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Natural Remedies For 5 Common Baby Ailments

natural remedies for 5 common baby ailments

No one likes to see their baby sick or in pain, and it can really be overwhelming for parents when something is wrong with their child.  We get loads of “how-to-fix-the-ailment” advice – some good, some bad, from well-meaning family members and friends, and other advice from pediatricians who may not be as natural-minded as we prefer.  So, we’ve broken down the five most common baby ailments, and put together our favorite, tried-and-true natural remedies that really work.  And, they work without creepy chemicals or toxins – just as nature intended! 

Teething

Teething pain can be the worst – for baby and parents.  The most common medicinal treatments contain acetaminophen or ibuprofen, but most formulations contain some unnatural ingredients, and leave parents questioning exactly what it is that they are putting into their baby’s body.  Of course, that’s not to say that these should be avoided at all costs, but if there are natural remedies available that help cut down on the number of times an actual medication is needed, of course that’s the best possible solution!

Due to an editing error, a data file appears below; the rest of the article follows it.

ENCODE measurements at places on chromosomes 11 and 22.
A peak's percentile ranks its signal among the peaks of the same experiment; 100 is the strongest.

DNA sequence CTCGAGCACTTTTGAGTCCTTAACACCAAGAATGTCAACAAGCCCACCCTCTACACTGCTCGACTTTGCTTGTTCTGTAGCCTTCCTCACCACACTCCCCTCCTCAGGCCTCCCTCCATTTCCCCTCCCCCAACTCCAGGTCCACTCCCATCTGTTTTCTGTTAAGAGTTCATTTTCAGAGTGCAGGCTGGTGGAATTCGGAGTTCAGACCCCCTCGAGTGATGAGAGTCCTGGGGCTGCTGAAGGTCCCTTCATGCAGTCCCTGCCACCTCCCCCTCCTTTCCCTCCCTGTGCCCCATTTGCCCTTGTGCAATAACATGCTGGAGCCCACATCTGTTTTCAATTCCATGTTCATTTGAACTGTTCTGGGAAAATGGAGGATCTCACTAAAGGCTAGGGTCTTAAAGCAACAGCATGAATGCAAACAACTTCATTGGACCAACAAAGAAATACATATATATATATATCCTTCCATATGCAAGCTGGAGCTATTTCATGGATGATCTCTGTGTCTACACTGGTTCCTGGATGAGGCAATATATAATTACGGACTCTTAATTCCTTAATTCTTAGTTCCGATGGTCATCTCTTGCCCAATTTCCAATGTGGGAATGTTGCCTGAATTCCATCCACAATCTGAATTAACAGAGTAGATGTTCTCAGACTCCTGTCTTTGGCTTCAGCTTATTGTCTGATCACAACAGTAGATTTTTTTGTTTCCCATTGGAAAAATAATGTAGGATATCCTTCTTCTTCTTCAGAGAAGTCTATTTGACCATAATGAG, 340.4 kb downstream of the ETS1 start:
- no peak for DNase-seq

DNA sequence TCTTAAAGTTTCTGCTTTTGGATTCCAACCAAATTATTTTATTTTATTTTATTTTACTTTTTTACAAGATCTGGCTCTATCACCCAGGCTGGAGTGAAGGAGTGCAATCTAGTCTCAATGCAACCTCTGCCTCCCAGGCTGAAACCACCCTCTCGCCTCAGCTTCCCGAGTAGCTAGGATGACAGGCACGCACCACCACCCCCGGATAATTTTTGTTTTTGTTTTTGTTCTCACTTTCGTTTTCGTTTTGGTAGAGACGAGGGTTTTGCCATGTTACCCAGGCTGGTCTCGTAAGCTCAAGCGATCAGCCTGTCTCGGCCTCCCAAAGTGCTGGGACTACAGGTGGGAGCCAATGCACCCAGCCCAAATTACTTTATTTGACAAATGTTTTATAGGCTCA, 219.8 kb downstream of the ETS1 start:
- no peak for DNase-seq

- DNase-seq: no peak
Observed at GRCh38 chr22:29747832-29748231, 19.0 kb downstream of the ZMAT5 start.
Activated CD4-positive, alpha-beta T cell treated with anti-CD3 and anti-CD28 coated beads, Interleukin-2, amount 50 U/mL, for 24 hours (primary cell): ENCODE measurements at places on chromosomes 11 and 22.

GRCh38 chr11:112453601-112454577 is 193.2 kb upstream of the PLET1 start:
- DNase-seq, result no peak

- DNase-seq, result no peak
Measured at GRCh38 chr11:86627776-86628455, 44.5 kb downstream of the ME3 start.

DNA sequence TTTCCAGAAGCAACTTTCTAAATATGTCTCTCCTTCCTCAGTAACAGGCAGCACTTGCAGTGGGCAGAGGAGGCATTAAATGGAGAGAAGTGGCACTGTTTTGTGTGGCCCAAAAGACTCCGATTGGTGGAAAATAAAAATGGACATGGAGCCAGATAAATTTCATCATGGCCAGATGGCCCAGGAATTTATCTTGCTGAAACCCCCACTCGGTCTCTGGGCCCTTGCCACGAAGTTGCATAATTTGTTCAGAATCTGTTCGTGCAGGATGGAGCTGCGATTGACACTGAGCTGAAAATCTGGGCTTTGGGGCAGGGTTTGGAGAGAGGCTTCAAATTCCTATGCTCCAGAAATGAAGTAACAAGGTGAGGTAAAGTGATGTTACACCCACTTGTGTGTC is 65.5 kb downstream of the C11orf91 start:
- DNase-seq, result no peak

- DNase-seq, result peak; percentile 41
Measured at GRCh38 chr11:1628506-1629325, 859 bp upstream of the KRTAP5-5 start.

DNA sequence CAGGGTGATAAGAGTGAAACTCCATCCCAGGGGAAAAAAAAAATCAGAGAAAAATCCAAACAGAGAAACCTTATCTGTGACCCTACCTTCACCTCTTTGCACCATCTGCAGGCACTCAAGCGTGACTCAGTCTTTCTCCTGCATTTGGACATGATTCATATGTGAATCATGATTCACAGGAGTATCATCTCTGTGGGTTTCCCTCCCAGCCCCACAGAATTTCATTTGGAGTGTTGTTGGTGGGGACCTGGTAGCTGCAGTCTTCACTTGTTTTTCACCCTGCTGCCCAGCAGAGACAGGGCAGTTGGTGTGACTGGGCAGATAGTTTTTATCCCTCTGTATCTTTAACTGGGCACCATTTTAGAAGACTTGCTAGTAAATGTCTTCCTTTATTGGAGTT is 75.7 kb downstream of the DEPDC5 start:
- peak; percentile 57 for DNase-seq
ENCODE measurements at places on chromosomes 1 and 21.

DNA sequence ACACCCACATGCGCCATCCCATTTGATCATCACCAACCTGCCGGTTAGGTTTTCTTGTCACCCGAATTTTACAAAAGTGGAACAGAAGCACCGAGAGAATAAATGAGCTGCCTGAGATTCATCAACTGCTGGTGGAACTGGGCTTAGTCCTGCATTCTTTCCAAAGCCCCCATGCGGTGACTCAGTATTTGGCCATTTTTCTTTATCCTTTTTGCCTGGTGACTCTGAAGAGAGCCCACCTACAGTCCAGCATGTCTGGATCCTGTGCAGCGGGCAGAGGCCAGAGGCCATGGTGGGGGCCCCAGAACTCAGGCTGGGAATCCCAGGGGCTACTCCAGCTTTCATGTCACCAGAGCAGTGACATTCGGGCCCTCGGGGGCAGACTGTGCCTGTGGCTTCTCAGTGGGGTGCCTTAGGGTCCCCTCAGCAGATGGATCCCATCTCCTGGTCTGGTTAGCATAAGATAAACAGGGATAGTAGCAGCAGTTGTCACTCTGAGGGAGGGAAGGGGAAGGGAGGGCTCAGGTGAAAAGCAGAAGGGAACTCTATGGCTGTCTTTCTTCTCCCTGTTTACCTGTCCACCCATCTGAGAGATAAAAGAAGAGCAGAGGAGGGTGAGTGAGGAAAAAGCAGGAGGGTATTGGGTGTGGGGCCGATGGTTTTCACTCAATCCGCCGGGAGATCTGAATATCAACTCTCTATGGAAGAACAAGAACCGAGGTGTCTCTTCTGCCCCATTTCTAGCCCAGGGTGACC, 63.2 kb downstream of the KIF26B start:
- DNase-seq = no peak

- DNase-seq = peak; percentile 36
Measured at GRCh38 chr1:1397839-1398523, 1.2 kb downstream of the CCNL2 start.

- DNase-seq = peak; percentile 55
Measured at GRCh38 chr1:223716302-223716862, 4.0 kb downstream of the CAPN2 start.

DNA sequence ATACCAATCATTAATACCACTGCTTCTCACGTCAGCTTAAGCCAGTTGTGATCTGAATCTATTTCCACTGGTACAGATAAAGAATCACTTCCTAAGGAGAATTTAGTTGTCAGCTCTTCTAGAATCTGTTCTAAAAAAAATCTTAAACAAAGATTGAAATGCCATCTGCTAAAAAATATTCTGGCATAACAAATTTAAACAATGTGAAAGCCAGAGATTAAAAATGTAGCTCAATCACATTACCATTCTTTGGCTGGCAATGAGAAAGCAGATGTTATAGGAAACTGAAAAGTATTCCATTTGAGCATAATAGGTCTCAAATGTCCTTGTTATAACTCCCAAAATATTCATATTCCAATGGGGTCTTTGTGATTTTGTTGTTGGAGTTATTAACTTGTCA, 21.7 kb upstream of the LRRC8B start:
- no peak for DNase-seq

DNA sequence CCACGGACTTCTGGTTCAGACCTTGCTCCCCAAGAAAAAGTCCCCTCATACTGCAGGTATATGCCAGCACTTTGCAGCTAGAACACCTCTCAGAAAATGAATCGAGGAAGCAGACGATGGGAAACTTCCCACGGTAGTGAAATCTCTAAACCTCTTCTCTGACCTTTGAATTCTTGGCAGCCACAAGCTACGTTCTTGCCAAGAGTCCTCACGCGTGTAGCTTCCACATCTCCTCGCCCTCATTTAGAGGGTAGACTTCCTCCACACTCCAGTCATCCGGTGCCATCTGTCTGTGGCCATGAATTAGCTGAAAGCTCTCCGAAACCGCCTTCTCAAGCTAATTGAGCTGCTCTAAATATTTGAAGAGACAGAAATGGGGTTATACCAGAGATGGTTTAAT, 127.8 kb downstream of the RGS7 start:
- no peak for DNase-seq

1. Baltic Amber Teething Necklaces: Baltic amber teething necklaces are adorable AND effective for helping your baby with teething pain.  Baltic amber has a natural healing property – it’s a live resin that contains succinic acid, a natural anti-inflammatory analgesic that is activated by the warmth of your baby’s skin. It may surprise you to find out that your baby doesn’t actually chew on the necklace for it to work – the amber simply must rest on your baby’s skin, and the pain-relieving analgesic is released!  You can read our top 3 tips for Baltic amber teething necklaces here.  We love this Baltic amber teething necklace made by Knickernappies.
  2. Boiron’s Camilia Teething Drops: Boiron is a leading producer of homeopathic remedies, and their Camilia teething drops are a great natural teething remedy for your little one. The active ingredients are plant-based, and include German chamomile (relieves teething pain & associated irritability), Poke plant (relieves painful gums), and Rhubarb plant (relieves minor digestive issues that are linked with teething). These ingredients are included in Camilia flavorless liquid drops, and the drops come in pre-measured, tiny tubes that are squirted into your baby’s mouth for fast relief.